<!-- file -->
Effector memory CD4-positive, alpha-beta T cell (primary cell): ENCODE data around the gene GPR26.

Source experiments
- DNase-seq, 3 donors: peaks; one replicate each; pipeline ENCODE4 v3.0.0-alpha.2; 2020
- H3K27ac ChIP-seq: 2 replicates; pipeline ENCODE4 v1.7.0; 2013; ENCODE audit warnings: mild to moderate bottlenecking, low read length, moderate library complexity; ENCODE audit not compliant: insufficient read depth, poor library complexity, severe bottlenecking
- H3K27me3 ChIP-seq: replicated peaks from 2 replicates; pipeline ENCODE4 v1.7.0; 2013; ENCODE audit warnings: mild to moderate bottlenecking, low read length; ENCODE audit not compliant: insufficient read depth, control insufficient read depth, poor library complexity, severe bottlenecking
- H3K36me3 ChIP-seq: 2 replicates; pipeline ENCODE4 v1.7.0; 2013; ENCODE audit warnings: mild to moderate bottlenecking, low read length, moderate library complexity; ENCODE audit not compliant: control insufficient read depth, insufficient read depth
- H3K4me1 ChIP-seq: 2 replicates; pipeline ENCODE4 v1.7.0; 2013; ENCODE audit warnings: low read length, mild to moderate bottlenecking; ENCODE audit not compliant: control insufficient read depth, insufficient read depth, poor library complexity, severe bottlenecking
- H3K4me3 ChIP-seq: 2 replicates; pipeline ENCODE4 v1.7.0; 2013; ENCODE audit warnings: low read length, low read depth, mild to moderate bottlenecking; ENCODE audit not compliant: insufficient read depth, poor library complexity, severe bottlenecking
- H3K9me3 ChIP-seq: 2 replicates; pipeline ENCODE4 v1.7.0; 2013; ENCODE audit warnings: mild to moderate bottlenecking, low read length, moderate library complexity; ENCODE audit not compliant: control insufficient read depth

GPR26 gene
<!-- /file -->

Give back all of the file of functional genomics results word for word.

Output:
Effector memory CD4-positive, alpha-beta T cell (primary cell): ENCODE data around the gene GPR26.

Source experiments
- DNase-seq, 3 donors: peaks; one replicate each; pipeline ENCODE4 v3.0.0-alpha.2; 2020
- H3K27ac ChIP-seq: 2 replicates; pipeline ENCODE4 v1.7.0; 2013; ENCODE audit warnings: mild to moderate bottlenecking, low read length, moderate library complexity; ENCODE audit not compliant: insufficient read depth, poor library complexity, severe bottlenecking
- H3K27me3 ChIP-seq: replicated peaks from 2 replicates; pipeline ENCODE4 v1.7.0; 2013; ENCODE audit warnings: mild to moderate bottlenecking, low read length; ENCODE audit not compliant: insufficient read depth, control insufficient read depth, poor library complexity, severe bottlenecking
- H3K36me3 ChIP-seq: 2 replicates; pipeline ENCODE4 v1.7.0; 2013; ENCODE audit warnings: mild to moderate bottlenecking, low read length, moderate library complexity; ENCODE audit not compliant: control insufficient read depth, insufficient read depth
- H3K4me1 ChIP-seq: 2 replicates; pipeline ENCODE4 v1.7.0; 2013; ENCODE audit warnings: low read length, mild to moderate bottlenecking; ENCODE audit not compliant: control insufficient read depth, insufficient read depth, poor library complexity, severe bottlenecking
- H3K4me3 ChIP-seq: 2 replicates; pipeline ENCODE4 v1.7.0; 2013; ENCODE audit warnings: low read length, low read depth, mild to moderate bottlenecking; ENCODE audit not compliant: insufficient read depth, poor library complexity, severe bottlenecking
- H3K9me3 ChIP-seq: 2 replicates; pipeline ENCODE4 v1.7.0; 2013; ENCODE audit warnings: mild to moderate bottlenecking, low read length, moderate library complexity; ENCODE audit not compliant: control insufficient read depth

GPR26 gene